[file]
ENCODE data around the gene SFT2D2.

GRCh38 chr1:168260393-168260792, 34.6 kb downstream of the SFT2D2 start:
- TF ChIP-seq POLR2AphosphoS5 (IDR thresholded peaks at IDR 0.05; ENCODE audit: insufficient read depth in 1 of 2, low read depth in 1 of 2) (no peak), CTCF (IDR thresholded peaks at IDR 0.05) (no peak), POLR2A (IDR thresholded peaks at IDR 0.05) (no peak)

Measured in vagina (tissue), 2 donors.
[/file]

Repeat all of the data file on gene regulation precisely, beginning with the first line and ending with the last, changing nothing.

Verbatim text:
ENCODE data around the gene SFT2D2.

GRCh38 chr1:168260393-168260792, 34.6 kb downstream of the SFT2D2 start:
- TF ChIP-seq POLR2AphosphoS5 (IDR thresholded peaks at IDR 0.05; ENCODE audit: insufficient read depth in 1 of 2, low read depth in 1 of 2) (no peak), CTCF (IDR thresholded peaks at IDR 0.05) (no peak), POLR2A (IDR thresholded peaks at IDR 0.05) (no peak)

Measured in vagina (tissue), 2 donors.